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Denial of a discharge in a Chapter 7 bankruptcy proceeding

Most people in Tennessee who seek to discharge their debts in a Chapter 7 bankruptcy proceeding assume that their debts will be wiped out at the end of the process. This expectation, while understandable, does not represent the law that governs Chapter 7 discharges. Creditors have the right to object to a discharge of certain debts on any of several grounds spelled out in the Bankruptcy Code.

The applicable code section begins by stating that "The court shall grant the debtor a discharge" and then adds the important qualifier "unless" followed by the many exceptions to that rule. The first enumerated exception is a finding that the debtor, with intent to delay or defraud a creditor or officer of the estate, has allowed property to be transferred, destroyed or concealed within one year prior to filing of the petition. The same exception applies to debtors who have destroyed or concealed information concerning the debtor's financial condition. In essence, this group of exceptions to discharge concerns fraudulent acts by the debtor or the debtor's agents.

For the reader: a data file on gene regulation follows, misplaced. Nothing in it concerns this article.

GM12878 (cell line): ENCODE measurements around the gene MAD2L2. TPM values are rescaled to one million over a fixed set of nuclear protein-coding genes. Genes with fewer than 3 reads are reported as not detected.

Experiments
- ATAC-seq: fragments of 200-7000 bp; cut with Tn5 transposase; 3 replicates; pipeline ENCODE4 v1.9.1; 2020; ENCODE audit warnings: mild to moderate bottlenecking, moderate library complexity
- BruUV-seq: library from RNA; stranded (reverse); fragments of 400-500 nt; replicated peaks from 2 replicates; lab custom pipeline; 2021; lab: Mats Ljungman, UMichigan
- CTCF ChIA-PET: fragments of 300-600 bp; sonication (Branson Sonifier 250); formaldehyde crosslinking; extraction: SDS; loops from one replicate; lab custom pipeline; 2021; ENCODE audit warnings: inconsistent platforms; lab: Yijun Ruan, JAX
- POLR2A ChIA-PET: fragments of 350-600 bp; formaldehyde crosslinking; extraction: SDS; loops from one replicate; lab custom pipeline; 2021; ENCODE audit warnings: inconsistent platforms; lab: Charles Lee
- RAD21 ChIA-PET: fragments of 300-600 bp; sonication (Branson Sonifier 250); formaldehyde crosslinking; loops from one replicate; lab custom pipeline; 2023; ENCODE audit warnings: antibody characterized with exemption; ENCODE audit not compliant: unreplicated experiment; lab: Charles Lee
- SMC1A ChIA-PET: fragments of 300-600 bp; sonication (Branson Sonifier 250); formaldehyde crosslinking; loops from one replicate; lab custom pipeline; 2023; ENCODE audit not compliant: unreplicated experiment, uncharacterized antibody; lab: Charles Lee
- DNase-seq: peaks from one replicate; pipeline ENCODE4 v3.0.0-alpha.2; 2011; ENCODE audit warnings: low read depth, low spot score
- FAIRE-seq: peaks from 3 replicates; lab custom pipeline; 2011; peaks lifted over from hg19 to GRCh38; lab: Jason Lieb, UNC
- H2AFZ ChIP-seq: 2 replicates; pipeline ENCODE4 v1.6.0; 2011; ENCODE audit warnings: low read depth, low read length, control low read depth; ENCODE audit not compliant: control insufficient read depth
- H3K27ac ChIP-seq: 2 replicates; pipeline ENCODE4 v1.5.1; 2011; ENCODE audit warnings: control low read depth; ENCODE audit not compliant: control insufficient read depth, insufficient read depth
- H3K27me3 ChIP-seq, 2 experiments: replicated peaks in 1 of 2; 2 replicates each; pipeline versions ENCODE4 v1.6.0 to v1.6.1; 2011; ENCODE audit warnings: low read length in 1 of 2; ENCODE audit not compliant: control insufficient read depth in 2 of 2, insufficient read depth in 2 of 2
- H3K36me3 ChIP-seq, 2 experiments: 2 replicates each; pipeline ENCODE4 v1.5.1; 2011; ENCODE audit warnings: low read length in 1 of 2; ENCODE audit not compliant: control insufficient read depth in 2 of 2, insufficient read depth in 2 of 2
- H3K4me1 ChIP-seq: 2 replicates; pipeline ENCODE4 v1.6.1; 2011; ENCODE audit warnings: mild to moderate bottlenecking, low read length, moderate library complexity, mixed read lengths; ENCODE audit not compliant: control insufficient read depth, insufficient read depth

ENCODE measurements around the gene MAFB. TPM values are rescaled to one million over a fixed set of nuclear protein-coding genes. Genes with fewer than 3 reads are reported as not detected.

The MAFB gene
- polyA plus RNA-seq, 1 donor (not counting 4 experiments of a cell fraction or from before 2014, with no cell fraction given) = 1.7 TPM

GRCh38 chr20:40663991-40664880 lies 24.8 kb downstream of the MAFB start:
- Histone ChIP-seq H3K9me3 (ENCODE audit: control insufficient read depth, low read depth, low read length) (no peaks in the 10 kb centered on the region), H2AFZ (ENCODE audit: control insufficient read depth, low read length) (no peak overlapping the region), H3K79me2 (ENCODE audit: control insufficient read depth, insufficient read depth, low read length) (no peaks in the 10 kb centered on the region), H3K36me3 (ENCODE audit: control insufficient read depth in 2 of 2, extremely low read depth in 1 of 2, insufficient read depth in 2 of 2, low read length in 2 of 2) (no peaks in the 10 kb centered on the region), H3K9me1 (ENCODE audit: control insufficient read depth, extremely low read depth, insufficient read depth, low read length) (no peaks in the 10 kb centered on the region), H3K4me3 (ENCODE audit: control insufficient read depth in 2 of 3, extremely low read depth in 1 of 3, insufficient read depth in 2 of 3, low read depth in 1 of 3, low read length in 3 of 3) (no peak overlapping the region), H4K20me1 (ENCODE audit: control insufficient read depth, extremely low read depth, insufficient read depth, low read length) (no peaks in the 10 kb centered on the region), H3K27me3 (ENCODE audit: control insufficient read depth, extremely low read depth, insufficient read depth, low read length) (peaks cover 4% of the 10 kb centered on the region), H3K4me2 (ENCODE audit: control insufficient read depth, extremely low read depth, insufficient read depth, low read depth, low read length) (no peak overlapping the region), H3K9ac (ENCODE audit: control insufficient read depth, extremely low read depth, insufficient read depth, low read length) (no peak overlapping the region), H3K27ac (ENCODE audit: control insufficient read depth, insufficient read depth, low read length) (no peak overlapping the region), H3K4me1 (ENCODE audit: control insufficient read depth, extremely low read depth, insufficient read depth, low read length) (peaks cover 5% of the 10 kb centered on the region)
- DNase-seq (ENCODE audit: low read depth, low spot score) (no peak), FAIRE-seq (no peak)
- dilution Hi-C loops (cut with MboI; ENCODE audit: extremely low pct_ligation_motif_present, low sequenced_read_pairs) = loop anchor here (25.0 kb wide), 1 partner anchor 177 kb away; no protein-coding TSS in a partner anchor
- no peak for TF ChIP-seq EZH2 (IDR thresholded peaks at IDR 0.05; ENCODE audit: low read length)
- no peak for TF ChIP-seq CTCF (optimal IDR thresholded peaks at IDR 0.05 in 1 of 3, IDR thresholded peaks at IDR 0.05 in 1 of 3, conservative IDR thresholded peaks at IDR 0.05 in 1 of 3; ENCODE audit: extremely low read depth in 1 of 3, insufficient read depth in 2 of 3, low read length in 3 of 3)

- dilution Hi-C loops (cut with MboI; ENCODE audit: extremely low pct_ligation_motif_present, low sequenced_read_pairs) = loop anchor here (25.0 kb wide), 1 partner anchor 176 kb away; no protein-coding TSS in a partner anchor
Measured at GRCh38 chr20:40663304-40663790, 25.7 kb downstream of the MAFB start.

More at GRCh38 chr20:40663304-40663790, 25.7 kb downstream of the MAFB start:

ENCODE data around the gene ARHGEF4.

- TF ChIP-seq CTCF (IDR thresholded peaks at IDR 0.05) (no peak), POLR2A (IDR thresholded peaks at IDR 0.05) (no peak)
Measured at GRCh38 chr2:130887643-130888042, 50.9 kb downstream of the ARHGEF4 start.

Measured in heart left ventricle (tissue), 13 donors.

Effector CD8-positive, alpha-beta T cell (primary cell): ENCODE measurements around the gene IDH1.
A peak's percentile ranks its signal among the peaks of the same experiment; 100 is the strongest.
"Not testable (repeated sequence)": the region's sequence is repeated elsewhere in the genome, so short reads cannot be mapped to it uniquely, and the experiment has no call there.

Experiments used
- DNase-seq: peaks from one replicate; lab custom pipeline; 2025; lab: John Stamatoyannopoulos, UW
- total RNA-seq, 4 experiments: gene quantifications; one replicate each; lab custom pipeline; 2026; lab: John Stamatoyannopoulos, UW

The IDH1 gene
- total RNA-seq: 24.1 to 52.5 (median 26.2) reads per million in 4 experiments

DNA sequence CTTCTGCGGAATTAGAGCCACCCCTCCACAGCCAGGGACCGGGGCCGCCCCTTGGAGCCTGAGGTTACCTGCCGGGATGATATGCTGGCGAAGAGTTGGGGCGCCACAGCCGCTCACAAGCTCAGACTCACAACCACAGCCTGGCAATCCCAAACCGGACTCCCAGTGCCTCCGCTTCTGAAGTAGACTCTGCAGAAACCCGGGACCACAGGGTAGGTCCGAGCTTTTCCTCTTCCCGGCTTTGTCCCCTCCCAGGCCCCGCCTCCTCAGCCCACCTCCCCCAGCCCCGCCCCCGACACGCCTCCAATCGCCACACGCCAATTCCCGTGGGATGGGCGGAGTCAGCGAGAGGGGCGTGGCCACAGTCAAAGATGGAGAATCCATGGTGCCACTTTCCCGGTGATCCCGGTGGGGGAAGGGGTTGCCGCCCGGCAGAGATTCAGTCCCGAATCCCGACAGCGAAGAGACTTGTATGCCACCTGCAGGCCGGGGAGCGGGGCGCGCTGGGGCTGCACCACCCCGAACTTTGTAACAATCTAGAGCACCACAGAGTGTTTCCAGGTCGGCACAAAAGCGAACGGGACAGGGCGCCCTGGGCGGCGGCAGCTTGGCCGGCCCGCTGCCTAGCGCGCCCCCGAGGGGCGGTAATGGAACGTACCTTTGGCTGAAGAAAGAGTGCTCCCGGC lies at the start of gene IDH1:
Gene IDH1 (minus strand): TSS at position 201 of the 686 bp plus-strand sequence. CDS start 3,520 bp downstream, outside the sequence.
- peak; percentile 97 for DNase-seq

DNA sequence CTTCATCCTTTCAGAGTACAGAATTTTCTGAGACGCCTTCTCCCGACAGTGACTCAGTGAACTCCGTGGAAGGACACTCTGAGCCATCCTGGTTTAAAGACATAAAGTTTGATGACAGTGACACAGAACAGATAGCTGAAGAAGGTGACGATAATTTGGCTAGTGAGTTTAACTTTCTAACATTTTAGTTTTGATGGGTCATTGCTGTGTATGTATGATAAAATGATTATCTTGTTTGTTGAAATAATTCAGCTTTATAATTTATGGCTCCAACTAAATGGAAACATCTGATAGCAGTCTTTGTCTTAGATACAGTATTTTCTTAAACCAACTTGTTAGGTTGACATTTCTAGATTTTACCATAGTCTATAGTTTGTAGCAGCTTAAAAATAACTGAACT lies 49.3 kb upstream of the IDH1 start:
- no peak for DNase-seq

Additional grounds for denying a discharge include the debtor's failure to obey a court order, including an order to testify after a grant of criminal immunity. Another important reason for denial of a discharge is the existence of a prior discharge granted to the debtor within six years of the present proceeding. The burden for objecting to a discharge rests on the creditors. A creditor must file an objection to discharge, with notice to the debtor. The court will hold a hearing before acting on the objection.

Objections to discharge may include matters not included in this summary. Whether a party is the debtor or a creditor, consulting an experienced bankruptcy attorney can provide valuable information about the viability of an objection and the effect that it will have on the likelihood of obtaining a discharge.

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